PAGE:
The other day the Elk Hunter was having a rough go of it. We were watching television and she left the room, then returned, laboring back into her chair with the trepidation of someone easing her way out over a cliff she was about to rappel down.
I asked her how she was doing. I already knew the answer, but sometimes the asking is the point.
“Just peachy,” she said.
“Your response lacks verisimilitude,” I replied, not sure where that came from.
“What?” she asked. “Spell that.”
I started spelling, typing the word into my phone at the same time. Remarkably, I spelled it correctly. Spelling has never been one of my strong suits.
She asked what it meant, and I said something like, “Verisimilitude is believability, truthiness.”
When she said she was “peachy,” I knew before she spoke her reply wouldn’t be straight and would lack verisimilitude. I knew she wasn’t feeling well, but she’s not the sort to whine.
Then she asked me where I learned that word, and remarkably, I knew exactly when and where.
It was about 30 years ago, in the office of the Outdoor Writer, my first mentor in the journalism biz. When I told him I wanted to write fiction, he said most of the garbage crowding the shelves, especially “outdoor” fiction, lacked verisimilitude.
When I asked what verisimilitude meant, it was the pre-internet era, so he pointed to a thick Merriam-Webster on his desk.
I thumbed through the onion-skin pages until I found it.
We had been discussing fiction, the creation of imaginary worlds with words, but verisimilitude is just as important in non-fiction. Some writers are experts. They can write about a topic with the authority of someone who knows it in most every detail, good and bad. These experts long ago screwed up as novices, and now write about it so you don’t have to repeat their mistakes.
If I tried to write that way, my words would lack verisimilitude. I’m still mostly making those novice mistakes.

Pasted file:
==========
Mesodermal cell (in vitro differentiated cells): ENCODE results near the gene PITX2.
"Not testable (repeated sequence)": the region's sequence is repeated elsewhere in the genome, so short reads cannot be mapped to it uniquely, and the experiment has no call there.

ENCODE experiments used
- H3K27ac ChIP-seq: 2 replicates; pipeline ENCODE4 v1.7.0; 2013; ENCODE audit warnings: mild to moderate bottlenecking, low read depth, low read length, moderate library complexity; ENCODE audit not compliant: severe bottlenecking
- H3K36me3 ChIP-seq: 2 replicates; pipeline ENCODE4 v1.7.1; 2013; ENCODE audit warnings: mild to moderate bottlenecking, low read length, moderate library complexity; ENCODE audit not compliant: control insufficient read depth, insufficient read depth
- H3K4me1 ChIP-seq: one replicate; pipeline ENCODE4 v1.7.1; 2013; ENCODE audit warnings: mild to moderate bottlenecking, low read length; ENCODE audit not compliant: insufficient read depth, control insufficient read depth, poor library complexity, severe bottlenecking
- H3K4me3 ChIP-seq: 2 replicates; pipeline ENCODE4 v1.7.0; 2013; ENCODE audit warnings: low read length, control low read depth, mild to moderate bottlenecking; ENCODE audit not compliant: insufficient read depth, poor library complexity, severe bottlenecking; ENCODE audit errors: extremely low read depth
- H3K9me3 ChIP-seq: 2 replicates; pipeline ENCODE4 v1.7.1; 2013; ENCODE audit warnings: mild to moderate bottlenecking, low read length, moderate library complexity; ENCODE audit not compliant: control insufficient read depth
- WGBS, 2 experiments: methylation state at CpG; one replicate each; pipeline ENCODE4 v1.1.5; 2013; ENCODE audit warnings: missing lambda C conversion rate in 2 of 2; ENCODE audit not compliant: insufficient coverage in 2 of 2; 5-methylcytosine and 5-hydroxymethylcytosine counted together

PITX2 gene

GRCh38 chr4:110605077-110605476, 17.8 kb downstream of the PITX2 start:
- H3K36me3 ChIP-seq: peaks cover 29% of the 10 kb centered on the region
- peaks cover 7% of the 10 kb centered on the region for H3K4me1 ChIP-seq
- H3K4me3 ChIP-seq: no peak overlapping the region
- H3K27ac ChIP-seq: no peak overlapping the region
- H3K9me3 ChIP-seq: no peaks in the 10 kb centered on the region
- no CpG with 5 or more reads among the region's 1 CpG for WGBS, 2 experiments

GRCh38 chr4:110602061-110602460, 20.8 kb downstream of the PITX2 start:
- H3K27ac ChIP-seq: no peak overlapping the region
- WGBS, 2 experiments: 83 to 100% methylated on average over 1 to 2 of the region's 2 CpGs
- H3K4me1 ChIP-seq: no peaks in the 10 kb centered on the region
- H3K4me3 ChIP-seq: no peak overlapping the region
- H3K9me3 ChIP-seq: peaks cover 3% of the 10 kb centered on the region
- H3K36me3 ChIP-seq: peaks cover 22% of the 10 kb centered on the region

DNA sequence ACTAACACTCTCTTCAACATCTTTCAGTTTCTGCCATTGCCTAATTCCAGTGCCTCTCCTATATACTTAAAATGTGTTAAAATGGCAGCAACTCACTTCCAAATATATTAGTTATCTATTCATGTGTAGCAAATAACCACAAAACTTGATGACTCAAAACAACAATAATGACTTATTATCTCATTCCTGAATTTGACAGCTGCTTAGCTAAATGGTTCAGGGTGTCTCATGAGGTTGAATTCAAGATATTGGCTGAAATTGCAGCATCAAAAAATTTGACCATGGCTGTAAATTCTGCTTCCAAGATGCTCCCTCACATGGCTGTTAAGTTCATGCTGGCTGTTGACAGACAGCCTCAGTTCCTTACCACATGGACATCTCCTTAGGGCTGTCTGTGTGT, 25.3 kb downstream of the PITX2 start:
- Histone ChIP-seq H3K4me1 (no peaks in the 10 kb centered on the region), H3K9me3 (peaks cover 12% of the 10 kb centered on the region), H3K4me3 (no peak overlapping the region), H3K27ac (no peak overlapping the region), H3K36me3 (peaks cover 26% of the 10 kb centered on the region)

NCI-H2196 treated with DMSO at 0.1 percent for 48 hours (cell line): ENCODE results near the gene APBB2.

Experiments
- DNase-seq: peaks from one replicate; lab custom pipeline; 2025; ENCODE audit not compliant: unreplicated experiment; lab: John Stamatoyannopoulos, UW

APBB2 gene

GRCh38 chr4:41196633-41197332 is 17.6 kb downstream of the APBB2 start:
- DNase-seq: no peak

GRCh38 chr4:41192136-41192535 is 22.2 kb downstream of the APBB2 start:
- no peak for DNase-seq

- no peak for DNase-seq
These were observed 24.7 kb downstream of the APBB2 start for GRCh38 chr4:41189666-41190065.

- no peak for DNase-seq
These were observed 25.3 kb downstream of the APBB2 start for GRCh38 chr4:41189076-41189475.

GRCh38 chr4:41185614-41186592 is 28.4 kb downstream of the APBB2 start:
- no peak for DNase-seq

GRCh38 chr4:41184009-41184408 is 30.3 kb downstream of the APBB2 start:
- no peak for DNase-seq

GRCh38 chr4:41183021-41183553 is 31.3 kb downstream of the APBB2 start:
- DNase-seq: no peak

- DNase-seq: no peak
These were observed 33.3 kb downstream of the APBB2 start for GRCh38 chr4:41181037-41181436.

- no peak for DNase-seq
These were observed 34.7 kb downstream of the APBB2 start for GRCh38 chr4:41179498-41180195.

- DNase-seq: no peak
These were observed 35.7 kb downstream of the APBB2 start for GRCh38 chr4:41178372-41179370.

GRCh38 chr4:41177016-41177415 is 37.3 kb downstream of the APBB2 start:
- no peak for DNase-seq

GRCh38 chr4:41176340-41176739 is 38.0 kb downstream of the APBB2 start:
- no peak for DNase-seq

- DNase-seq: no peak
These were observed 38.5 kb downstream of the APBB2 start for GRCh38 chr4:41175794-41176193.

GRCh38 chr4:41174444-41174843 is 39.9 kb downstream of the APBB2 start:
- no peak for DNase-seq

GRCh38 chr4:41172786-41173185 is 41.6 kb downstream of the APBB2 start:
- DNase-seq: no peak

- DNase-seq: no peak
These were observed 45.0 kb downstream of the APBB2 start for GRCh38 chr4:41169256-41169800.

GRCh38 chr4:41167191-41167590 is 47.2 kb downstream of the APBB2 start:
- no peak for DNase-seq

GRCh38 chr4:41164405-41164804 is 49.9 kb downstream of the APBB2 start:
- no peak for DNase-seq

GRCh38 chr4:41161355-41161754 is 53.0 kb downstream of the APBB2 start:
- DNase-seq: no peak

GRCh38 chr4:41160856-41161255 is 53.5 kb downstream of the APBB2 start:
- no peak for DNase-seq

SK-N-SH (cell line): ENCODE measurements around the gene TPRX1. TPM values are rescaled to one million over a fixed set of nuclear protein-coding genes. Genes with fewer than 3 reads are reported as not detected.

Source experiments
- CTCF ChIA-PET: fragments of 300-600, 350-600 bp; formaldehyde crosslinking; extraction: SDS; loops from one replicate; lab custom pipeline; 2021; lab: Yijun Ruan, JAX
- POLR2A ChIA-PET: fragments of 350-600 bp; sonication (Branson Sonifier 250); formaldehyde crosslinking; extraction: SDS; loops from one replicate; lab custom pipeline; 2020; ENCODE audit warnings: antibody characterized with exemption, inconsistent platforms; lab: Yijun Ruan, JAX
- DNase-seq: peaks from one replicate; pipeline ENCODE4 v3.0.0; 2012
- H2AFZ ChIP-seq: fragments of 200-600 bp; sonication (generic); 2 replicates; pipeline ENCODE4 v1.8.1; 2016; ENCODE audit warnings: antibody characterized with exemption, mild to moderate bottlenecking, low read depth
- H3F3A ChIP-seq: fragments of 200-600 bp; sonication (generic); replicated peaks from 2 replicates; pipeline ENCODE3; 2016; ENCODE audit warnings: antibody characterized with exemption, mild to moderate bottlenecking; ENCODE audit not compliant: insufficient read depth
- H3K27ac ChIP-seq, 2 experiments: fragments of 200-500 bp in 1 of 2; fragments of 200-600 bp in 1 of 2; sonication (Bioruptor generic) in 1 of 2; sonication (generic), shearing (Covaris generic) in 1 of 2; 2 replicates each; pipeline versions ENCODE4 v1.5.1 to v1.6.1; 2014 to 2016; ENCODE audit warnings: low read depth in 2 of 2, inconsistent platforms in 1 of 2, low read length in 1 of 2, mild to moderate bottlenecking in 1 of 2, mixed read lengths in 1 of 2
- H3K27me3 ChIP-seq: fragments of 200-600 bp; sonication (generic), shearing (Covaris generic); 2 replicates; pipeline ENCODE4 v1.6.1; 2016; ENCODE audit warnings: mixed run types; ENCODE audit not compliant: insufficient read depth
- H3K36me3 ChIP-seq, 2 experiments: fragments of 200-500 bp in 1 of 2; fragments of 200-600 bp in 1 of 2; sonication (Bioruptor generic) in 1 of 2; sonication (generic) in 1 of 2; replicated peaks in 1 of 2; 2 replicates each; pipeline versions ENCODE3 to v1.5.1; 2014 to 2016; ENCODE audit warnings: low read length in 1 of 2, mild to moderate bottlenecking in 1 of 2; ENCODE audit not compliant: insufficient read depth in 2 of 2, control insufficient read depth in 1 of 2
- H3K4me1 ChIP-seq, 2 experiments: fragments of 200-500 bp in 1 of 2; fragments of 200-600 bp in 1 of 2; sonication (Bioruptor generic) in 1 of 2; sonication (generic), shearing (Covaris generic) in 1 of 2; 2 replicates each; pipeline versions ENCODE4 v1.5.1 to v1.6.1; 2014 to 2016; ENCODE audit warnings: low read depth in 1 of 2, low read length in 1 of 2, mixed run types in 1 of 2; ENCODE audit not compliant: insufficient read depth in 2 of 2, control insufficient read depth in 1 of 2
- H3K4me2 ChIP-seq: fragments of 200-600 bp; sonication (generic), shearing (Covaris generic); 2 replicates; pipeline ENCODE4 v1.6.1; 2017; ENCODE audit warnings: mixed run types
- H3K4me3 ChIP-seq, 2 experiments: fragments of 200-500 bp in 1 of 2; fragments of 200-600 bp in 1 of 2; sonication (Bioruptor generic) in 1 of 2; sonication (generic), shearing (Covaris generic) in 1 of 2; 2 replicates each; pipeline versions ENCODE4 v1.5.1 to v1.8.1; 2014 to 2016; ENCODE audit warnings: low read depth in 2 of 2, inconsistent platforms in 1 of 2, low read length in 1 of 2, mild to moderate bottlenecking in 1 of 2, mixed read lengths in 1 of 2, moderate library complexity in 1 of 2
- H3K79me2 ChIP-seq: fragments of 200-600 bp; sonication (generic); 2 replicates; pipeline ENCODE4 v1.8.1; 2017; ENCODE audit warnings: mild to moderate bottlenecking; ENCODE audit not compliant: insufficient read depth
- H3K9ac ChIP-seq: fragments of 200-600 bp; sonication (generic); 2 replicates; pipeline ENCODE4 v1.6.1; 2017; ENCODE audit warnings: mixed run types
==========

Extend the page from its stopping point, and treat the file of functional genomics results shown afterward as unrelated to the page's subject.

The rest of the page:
I was in my early 20s the day the Outdoor Writer sent me thumbing through the dictionary, in college and still with a lot to learn. I had just started fly fishing, and it would be more than a decade before I would kill my first big game animal, a young whitetail buck up Sawtooth in the Bitterroot.
The first time a young hunter kills an elk or deer is one of those significant life milestones, but I was in my mid-thirties. Hardly young.
If you grow up in a hunting family, chances are you gutted out your first deer on a school day, maybe getting there late and missing sophomore English. Mine wasn’t a hunting family. Dad said he went hunting, for rabbits, a couple of times with his Dad. Those didn’t sound like serious outings, however, and the lack of detail suggests they didn’t kill many, if any, rabbits. My grandfather died in a car accident before I was born, so I never got to hear his version of events.
I’m a self-taught hunter and fly fisher, and to pass myself off as anything else wouldn’t be believable. That’s also not that unusual. These days the Rocky Mountain region is filled with diaspora from the coast. Expat Californians such as myself are common, and a lot of us didn’t grow up hunting and fishing — it’s just that we realized something was missing, a connection to place and the natural world.
That connection is hard to attain in a place like Southern California. In Montana you’re saturated in it.
The Elk Hunter, who killed her first deer about the same time I was thumbing through that dictionary, and had maybe 10 elk down before I killed my first, is feeling better today. I know. I asked.
This time I believed her.
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